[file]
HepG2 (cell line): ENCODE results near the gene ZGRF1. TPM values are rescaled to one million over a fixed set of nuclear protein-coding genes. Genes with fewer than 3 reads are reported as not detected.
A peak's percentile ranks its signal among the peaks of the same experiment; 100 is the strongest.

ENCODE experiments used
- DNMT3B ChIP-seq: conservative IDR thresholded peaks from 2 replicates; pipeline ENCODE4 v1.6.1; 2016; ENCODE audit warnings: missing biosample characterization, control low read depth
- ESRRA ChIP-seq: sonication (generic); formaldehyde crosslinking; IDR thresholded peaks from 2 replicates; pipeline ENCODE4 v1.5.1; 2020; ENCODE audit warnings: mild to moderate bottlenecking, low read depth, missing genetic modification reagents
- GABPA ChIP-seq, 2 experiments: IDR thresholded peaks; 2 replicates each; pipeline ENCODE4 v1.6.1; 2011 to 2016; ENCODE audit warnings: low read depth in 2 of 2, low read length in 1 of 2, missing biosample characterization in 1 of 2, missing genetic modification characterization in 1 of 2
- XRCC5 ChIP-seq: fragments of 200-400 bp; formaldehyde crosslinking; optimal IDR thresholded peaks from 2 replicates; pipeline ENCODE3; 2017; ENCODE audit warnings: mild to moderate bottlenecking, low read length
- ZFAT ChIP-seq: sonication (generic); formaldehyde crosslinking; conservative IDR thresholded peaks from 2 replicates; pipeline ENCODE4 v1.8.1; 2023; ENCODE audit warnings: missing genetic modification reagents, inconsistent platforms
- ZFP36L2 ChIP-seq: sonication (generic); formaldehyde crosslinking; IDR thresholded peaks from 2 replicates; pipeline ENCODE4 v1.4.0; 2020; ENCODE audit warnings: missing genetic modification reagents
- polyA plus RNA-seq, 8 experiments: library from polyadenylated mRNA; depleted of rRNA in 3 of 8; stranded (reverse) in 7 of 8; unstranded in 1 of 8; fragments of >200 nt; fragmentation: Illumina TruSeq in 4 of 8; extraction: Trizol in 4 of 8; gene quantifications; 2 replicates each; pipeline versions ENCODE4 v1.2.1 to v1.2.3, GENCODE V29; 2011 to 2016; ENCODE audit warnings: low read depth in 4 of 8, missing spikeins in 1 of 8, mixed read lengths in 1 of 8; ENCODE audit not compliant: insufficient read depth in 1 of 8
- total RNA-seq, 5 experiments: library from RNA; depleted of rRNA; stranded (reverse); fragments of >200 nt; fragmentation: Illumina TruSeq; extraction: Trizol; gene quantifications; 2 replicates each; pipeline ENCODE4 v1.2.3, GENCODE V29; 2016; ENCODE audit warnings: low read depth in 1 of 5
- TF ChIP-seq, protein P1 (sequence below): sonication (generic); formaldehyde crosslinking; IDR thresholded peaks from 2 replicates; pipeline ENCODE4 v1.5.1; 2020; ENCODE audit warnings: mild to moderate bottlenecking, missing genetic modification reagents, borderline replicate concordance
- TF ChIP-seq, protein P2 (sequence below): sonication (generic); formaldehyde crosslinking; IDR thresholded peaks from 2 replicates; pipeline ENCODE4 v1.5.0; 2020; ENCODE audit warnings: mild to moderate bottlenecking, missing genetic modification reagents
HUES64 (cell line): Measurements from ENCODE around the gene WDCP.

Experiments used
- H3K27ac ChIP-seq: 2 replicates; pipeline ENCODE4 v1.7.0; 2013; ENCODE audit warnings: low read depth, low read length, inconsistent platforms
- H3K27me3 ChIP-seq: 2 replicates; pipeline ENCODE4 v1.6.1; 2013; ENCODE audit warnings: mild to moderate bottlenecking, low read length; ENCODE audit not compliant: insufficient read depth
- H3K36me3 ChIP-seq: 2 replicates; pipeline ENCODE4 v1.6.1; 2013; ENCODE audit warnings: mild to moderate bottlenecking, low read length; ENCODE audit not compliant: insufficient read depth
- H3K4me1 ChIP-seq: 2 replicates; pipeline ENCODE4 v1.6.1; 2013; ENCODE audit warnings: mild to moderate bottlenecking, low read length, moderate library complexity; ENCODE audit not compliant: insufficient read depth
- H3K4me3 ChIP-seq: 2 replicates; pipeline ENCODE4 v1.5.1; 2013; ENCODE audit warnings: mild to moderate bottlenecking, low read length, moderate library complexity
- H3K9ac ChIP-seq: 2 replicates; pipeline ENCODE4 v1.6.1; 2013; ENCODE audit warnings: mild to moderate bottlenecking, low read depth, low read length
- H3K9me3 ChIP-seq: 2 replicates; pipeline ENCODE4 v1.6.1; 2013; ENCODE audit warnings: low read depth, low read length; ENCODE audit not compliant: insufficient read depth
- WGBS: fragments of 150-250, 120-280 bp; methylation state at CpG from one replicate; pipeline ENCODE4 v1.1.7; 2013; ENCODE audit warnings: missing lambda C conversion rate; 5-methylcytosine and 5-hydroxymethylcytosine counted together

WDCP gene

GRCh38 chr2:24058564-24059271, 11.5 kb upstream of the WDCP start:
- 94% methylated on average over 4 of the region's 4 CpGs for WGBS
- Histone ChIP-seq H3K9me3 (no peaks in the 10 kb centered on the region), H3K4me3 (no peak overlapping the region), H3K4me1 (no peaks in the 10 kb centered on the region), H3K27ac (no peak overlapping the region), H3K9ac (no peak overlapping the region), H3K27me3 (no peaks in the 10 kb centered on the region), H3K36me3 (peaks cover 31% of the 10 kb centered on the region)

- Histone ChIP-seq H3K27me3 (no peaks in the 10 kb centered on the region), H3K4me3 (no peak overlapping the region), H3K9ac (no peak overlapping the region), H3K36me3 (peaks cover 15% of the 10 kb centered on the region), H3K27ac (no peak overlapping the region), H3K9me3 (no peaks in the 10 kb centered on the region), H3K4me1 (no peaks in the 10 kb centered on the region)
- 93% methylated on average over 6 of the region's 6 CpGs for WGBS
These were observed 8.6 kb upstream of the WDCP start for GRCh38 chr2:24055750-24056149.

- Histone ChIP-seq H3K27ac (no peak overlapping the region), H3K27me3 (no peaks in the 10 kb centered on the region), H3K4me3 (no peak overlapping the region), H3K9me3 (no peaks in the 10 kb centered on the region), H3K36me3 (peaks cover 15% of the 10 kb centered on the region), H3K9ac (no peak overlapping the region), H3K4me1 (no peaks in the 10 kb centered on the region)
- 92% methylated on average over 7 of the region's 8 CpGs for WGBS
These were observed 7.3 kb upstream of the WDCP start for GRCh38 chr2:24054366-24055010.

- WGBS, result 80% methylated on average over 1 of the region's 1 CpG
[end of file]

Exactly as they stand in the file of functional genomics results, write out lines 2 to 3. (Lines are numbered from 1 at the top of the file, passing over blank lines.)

A peak's percentile ranks its signal among the peaks of the same experiment; 100 is the strongest.

ENCODE experiments used